The last time we saw Randy Moss, he went out with a whimper, catching just six passes for 80 yards and failing to get in the end zone in the eight games he played with the Tennessee Titans back in 2010.
But behind the scenes, the man with a reputation as a malcontent and diva handled what was believed to be his NFL swan song with dignity, according to team sources. However, some of the issues that have trailed Moss throughout his career -- a less-than-dogged approach to practice and a tendency to disappear in double teams on game day -- did persist.
Yet, while some in the organization worried things would go the wrong way, they never really did, with Moss playing good soldier in the shadows, a stark contrast to some of the reported problems he had during his short second stint in Minnesota earlier in the year.
The bottom line as the receiver attempts to return to the NFL: If teams looking to investigate Moss more thoroughly call Tennessee, they might be surprised with some of the answers they receive.
"He was great," one team official said. "He was a great personality, he brought an energy to practice. He was constantly talking, but it was all in a competitive way, not a negative way.
"As a player, he's never been a great practice player, but there were no issues. The problem was in games, he'd lose interest, he'd dog it sometimes. ... He gets frustrated with double teams; when he gets bracketed, he'll shut it down, and that causes a problem for you. But as a guy, he was good here."
Said another team official: "He was not a 'hard' practice guy. He was what he's always been, but it was not a detriment."
And the second team official concurred with the first on how Moss conducted himself with teammates.
"He was great with all those guys," the second official continued. "They were in awe of him, and he took the time to get to know everyone. He was a good teammate. He counseled and mentored the guys, and he was a positive influence on them in that way."
So why the lack of on-field impact? According to team sources, there was some internal disagreement not only on bringing in Moss -- the Titans were the only team to put in a claim on him, and did so to try to plug the hole created by a Kenny Britt injury -- but also on how he would be deployed. Since-deceased offensive coordinator Mike Heimerdinger wanted to stick with younger players who knew the system better than the incoming Moss as primary options and use the receiver mainly as a decoy to affect defensive coverage. Moss didn't embrace the role -- the aforementioned "shutting it down" led to less snaps -- but he also didn't create a larger problem for the team.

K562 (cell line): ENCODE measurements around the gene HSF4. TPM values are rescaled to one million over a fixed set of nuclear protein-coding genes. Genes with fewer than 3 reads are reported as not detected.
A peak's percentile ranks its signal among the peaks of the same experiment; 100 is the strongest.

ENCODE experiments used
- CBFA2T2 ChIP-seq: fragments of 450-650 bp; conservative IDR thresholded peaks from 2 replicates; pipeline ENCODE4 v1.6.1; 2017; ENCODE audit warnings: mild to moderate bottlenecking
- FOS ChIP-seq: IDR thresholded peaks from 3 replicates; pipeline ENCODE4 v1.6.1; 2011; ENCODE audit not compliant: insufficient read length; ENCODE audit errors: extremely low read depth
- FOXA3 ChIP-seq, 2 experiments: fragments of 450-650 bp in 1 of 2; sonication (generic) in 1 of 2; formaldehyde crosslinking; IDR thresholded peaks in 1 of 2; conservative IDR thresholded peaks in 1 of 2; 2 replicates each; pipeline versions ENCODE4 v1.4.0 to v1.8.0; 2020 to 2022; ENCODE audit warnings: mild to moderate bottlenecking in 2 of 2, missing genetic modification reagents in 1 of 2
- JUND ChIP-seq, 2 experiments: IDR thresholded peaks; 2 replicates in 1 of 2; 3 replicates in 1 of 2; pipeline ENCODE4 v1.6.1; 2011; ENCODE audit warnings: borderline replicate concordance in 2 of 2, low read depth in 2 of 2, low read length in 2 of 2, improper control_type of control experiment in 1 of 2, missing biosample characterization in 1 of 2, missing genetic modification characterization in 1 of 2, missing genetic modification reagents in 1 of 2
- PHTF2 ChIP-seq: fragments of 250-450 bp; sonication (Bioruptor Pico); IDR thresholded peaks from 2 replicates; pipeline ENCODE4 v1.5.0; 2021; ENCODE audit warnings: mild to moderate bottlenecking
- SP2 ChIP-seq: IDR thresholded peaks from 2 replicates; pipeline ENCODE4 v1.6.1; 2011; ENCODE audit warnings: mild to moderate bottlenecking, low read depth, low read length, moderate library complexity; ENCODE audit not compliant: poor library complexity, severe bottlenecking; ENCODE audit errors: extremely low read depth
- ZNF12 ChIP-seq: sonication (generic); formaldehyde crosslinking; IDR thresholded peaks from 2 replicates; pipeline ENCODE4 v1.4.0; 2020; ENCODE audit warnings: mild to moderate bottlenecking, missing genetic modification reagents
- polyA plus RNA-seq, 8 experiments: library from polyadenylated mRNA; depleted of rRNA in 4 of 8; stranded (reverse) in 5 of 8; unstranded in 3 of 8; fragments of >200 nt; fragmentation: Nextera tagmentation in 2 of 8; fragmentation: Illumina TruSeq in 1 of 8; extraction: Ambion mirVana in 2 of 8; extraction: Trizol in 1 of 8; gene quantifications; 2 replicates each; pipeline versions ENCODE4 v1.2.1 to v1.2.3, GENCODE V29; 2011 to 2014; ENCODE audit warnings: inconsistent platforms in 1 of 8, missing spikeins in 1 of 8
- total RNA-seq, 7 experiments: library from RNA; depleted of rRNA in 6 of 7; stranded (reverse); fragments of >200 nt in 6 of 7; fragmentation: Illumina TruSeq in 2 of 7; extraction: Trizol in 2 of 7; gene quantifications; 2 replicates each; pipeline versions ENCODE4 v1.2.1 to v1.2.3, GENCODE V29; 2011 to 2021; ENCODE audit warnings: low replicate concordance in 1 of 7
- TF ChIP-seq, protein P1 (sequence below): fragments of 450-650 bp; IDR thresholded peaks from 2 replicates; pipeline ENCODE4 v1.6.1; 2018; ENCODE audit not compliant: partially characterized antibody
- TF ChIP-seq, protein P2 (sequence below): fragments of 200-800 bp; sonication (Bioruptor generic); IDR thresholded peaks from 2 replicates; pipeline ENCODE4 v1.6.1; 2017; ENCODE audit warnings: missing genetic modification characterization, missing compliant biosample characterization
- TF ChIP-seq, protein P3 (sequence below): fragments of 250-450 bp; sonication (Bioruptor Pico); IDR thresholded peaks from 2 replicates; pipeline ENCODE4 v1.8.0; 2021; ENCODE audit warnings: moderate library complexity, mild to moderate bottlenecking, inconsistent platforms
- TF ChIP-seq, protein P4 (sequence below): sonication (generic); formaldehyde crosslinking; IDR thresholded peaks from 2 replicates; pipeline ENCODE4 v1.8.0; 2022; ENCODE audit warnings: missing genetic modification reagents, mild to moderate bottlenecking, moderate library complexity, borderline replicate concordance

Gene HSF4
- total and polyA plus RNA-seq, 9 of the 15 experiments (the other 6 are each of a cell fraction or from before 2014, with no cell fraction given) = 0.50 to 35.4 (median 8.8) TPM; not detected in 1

"Randy took it in stride," the second team official said. "He didn't bitch. He practiced harder than we thought he would. And I don't think you necessarily can correlate the drop-off (in production) to him being done. He's not what he was, but he's better than he showed (in 2010)."
The first official added: "We had a young team two years ago, and he worked with the younger guys. He pushed them. They respected him immediately, maybe because of his street cred. They loved him."
What the Titans took away from it was this: Moss' biggest problem will be proving to interested teams that he'd be OK handling a secondary role in the offense and would keep going hard when he knows the ball isn't going his way. If he can do those things, the thought is he could probably fit in somewhere.
"He still has the skills part of it," the first team official said. "The athlete part is diminished, but the hands are there, the smoothness is there. And I'll tell you this: He is a smart football player."
That Titans official continued that he'd worry about some of Moss' bad on-field habits rubbing off on younger guys, but that a veteran team should be able to absorb him. And the second official added he continues to believe that Jeff Fisher, who's now with the St. Louis Rams, is an ideal fit for Moss, with how he caters to veterans and is a player's coach.
So, yes, the belief is that with the right team and right coach, signing Moss could work out for someone.
"I think if you bring him in, he has to be part of an established group," the first official said. "I don't want him on a young team. But if you're the Ravens, of course the Patriots, or the Giants? You just say, 'Hey, this is what we do. Follow it, or you're gone,' and I think you'll be fine. I don't think he's done."
Follow Albert Breer on Twitter @AlbertBreer